By Jason Keidel
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NFL rosters are morphing into MASH units. The litany of injuries is so bad, Tom Coughlin has turned into Mr. Rogers, spawning a “Spa Day” — giving his players a list of holistic ways to burn an afternoon.READ MORE: New York First In The Nation To Launch Federally Approved Homeowner Assistance Fund
This is the same coach who suggested that injuries were a thing of the mind.
It speaks to Coughlin’s courage to change. But it also speaks to the flaming debate over the number of preseason games.
Cynics assert that the four-game slate is little more than a money grab. Teams can gouge ticket holders for extra quid for season packages. You also have the concessions, advertising, and television incomes.
That all may be true. Probably is true. No, I’m quite sure it’s true. The NFL is a coin-gobbling monster that never met a revenue stream it didn’t like. Mike Francesa had to change the name of his Sunday show just because the Shield didn’t want Mike to use its name without the league taking some tax.
But how do you prevent Jordy Nelson from making a doomed pivot on a harmless pass in the flat? His ACL would have snapped the same in practice, crumbling before a defender pawed him.
Maurkice Pouncey, All-Pro center of my beloved black & gold, was rolled by a RB/LB boulder, cracking his fibula. Pouncey is simply snakebitten, gets injured just flushing a toilet. (We also lost our kicker in the Hall of Fame Game.) There’s no way to avoid the whims and winds of basic football plays.READ MORE: New York City Announces First-In-The-Nation Vaccine Mandate For Private Companies
Imagine how Eagles fans wince whenever Sam Bradford rolls out. How do you explain Bradford’s twin ACL injuries while Eli Manning has played every snap since the Civil War, pinballs around the NFL pocket for a decade, and is basically as stout as he was at Ole Miss?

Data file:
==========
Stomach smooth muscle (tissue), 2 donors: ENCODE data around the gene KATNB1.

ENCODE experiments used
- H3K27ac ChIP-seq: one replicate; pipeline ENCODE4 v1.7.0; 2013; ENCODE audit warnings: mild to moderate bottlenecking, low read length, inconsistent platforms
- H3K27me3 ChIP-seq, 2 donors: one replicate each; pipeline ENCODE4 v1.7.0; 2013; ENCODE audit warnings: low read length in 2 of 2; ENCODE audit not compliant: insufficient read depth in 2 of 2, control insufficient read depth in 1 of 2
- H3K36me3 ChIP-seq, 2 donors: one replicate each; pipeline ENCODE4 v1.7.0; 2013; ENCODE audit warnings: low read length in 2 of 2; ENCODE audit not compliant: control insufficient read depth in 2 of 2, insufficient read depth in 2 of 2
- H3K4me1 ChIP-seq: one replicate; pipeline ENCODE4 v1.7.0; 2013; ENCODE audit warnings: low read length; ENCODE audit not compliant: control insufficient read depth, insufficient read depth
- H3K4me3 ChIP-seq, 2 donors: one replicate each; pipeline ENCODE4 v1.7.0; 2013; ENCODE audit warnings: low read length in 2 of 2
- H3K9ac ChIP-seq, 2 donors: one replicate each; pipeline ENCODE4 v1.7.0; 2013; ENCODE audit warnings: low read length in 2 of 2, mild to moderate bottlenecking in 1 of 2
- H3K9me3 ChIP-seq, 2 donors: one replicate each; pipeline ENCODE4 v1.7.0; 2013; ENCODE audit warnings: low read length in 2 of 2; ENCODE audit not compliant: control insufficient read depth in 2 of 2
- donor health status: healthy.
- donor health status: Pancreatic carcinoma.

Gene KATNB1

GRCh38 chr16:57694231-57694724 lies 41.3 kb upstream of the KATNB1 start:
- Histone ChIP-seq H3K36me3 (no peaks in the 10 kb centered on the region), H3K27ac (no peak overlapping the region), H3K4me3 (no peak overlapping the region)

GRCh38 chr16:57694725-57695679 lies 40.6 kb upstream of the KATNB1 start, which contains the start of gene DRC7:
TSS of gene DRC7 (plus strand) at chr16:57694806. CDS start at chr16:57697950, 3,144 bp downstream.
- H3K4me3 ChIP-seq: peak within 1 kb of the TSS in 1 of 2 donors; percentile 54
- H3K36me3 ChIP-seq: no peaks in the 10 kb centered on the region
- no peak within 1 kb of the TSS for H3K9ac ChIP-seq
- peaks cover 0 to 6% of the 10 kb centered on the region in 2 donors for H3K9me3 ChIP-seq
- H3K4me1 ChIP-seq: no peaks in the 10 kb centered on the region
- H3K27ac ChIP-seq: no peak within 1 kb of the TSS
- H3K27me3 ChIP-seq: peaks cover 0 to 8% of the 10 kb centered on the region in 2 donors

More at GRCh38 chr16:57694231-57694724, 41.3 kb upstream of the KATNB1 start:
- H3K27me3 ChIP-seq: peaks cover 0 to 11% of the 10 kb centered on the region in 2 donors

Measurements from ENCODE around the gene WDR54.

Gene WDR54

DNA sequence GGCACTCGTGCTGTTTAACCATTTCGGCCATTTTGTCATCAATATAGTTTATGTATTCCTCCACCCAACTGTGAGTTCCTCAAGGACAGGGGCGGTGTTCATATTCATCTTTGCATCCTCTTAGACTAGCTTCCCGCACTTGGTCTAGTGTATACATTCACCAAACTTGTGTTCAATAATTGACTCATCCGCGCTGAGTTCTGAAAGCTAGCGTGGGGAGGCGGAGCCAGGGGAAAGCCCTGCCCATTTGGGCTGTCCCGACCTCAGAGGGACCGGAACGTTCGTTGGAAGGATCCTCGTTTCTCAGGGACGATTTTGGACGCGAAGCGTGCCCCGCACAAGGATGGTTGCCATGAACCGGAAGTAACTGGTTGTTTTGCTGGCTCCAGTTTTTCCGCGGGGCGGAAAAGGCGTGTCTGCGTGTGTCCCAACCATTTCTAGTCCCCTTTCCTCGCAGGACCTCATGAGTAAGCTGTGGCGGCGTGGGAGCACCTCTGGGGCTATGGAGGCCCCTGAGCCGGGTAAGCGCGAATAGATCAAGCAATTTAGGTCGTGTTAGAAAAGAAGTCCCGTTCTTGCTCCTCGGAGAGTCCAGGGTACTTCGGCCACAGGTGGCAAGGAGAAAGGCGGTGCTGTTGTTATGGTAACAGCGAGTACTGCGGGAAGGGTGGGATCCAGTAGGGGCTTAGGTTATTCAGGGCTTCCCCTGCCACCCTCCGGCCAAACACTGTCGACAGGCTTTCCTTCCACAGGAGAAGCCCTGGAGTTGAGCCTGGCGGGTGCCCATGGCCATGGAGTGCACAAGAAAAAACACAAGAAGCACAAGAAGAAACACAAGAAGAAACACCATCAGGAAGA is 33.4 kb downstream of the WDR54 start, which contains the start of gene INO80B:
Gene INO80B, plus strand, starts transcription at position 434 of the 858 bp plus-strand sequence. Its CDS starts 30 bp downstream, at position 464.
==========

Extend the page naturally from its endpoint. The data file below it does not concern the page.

Bradford has played in 49 games; Manning has played in 180, including the playoffs. We hate injecting obscure or abstract sentiments, but sometimes it’s your time, and nothing can negate the violence of football or the randomness of the collision-free injury.
ESPN listed the more notable preseason injuries in league history, including hard-luck blows to Osi Umenyiora, Mark Sanchez, Dustin Keller, Terrell Thomas, and Jason Sehorn. The reason it seems or sounds so amplified is the games don’t count. But there’s no proof that players drop more often in August than in October.
The prevailing thought is that one lost player in preseason is too many. But there’s no injury-free formula to football, or any sport. In baseball, we hear of pitch counts and innings limits, yet elbows are still snapping like twigs since we’ve been told that 100 pitches are the watermark of any start, and any season. Mariano Rivera blew out his knee shagging fly balls. Dan Marino popped his Achilles’ without being tapped. Likewise with Kobe Bryant.
The Giants are stacking bodies like logs for a bonfire, while the Jets suffer more from idiocy than injury. Gang Green’s most notable offseason scratches come from a locker room right hook and a cinematic joyride from Sheldon Richardson. Are the Jets magically more limber? Is their training staff more astute than their co-tenants at MetLife Stadium?
There’s no way to shave 90 players down to 53, get reps and rhythm without practice. And there’s no way to become better at playing football than to play football. The NFL has already stripped the pads from practice, banning those interminable two-a-days in jungle heat, relegating the hardcore contact to Sundays. Yet players are still falling like autumn leaves.
Sometimes a player, team, and town just suffer from bad luck, injuries that blow the mind. Even if some think injuries are a thing of the mind.MORE NEWS: New York City Announces First-In-The-Nation Vaccine Mandate For Private Companies
Follow Jason on Twitter at @JasonKeidel